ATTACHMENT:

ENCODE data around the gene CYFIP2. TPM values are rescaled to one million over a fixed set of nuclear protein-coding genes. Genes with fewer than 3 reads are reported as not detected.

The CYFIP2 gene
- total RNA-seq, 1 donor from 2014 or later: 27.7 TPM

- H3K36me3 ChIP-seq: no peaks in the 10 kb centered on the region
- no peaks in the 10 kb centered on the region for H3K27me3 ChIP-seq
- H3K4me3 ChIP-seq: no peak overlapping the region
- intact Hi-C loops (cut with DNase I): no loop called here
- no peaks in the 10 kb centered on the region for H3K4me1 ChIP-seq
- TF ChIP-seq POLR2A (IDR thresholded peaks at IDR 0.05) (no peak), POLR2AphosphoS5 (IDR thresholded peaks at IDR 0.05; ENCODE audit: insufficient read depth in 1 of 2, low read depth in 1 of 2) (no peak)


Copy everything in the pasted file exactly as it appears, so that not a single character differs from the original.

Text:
ENCODE data around the gene CYFIP2. TPM values are rescaled to one million over a fixed set of nuclear protein-coding genes. Genes with fewer than 3 reads are reported as not detected.

The CYFIP2 gene
- total RNA-seq, 1 donor from 2014 or later: 27.7 TPM

- H3K36me3 ChIP-seq: no peaks in the 10 kb centered on the region
- no peaks in the 10 kb centered on the region for H3K27me3 ChIP-seq
- H3K4me3 ChIP-seq: no peak overlapping the region
- intact Hi-C loops (cut with DNase I): no loop called here
- no peaks in the 10 kb centered on the region for H3K4me1 ChIP-seq
- TF ChIP-seq POLR2A (IDR thresholded peaks at IDR 0.05) (no peak), POLR2AphosphoS5 (IDR thresholded peaks at IDR 0.05; ENCODE audit: insufficient read depth in 1 of 2, low read depth in 1 of 2) (no peak)